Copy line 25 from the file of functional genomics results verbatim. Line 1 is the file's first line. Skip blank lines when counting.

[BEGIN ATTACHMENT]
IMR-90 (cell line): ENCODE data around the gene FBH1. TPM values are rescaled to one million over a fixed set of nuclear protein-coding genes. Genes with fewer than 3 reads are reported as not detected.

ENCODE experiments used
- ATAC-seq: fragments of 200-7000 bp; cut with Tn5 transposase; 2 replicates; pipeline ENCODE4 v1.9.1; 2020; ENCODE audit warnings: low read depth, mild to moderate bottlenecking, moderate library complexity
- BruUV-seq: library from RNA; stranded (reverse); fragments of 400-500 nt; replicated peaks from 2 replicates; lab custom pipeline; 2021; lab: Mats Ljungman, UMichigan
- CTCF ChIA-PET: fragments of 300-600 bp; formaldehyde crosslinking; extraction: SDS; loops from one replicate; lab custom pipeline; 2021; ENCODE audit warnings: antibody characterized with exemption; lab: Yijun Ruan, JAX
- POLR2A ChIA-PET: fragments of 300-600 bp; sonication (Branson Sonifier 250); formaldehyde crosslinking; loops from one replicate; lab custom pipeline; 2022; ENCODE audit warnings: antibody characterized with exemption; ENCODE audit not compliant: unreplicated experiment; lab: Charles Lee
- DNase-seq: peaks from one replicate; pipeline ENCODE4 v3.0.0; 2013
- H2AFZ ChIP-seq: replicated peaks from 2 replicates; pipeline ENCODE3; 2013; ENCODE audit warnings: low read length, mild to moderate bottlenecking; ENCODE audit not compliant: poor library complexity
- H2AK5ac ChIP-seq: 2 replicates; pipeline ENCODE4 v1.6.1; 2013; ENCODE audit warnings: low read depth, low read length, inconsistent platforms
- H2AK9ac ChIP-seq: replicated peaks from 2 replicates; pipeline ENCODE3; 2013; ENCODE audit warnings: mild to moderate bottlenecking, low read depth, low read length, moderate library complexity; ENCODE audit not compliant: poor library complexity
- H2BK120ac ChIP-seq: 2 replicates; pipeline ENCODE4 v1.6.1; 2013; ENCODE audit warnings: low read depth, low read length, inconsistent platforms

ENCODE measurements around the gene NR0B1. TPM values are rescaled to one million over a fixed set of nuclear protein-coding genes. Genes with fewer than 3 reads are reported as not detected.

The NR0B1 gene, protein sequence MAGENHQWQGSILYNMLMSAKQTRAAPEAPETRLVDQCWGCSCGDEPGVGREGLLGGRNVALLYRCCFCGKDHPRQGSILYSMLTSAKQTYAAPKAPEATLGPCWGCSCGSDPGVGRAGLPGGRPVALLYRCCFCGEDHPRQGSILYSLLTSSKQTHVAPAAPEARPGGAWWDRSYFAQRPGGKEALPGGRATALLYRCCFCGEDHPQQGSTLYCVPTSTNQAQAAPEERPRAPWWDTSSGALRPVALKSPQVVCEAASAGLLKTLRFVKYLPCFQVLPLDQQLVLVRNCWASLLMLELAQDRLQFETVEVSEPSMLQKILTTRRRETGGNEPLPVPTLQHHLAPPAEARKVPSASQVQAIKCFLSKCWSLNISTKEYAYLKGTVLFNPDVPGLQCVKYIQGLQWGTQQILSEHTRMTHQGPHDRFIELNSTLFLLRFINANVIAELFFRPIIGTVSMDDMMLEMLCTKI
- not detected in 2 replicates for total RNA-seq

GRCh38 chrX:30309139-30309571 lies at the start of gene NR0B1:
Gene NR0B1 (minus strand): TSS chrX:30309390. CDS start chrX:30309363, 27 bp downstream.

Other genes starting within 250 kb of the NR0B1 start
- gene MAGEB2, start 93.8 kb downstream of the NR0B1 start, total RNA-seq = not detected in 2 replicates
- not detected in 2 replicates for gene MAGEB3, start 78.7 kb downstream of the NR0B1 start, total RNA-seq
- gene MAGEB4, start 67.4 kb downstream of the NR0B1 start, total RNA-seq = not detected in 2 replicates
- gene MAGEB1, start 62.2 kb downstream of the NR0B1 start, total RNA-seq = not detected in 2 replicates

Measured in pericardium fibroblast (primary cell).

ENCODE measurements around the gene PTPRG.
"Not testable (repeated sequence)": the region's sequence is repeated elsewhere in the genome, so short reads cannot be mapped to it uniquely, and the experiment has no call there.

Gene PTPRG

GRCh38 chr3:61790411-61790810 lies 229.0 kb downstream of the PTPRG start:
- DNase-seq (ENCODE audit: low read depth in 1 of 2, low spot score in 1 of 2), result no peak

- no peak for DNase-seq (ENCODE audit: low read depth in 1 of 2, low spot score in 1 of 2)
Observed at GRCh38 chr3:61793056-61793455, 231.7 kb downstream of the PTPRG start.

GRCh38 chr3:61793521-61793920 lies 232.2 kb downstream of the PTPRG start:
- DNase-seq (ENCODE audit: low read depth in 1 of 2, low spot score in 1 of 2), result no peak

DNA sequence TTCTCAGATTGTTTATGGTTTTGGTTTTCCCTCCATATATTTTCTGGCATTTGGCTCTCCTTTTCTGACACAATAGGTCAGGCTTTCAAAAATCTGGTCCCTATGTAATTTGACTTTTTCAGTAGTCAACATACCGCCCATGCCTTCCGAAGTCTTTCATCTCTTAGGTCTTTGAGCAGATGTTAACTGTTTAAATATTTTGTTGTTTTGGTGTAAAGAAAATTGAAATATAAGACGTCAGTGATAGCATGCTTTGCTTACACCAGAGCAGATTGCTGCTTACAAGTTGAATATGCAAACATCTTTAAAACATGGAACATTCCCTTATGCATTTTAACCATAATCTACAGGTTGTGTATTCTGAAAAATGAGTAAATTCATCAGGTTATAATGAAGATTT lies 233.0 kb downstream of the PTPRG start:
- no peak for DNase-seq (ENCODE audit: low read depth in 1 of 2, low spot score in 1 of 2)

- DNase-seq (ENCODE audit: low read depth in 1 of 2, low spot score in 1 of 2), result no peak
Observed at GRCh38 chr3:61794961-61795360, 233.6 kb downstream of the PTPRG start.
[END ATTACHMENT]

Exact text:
Gene PTPRG